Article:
The applicants argued that given the Government’s indication that it intended to enact urgent legislation to restrict presentation of winding up petitions during the pandemic, the Court should exercise its discretion in favour of granting the injunctions.
Mr Justice Snowdon dismissed the applications.
In one case the application had been presented by the director/shareholder. The Court held that a position as a director or as a shareholder does not give an individual sufficient personal interest to apply for an injunction. Only the company itself could apply.
The applicants had relied on press statements from the Government which indicated that the proposed legislation was intended to stop aggressive rent collection tactics in respect of retail or hospitality tenants. The applicants argued that the Court could read the statement in such a way as to indicate that the restriction would go further and extend to the applicant companies and their debts and that therefore the judge should exercise his discretion in light of the anticipated legislation.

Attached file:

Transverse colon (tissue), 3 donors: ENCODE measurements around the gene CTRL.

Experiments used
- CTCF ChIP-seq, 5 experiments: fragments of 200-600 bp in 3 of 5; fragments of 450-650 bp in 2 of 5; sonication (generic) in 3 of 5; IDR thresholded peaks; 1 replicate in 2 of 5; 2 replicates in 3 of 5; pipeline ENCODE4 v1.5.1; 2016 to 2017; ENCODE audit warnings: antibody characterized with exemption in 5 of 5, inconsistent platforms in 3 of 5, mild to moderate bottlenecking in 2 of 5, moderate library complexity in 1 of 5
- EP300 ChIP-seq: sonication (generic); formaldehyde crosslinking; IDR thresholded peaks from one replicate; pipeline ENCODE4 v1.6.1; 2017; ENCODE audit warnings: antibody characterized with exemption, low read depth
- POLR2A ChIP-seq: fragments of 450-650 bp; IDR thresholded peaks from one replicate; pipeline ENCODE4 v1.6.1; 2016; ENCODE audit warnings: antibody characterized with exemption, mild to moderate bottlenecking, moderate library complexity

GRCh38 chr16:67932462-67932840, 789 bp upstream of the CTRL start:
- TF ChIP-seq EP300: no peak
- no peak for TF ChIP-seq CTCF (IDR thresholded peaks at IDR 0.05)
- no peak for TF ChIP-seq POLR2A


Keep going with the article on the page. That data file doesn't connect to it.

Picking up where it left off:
However Mr Justice Snowdon declined to read the press statement in a wider fashion (in fact as it has transpired, the new restrictions on winding up petitions are not just limited to the retail and hospitality sectors, but this was not widely expected at the time of the judgment).
In any event, the Court dismissed the evidence which had been adduced about the economic impact of Covid-19 on the companies, since the evidence did not in fact demonstrate that the companies could not pay their debts because of Covid-19 and that their difficulties pre-dated the pandemic.
In re St Benedict’s Land Trust Limited, Re Shorts Gardens LLP  EWHC 1001 (Ch)
Judgment 27 April 2020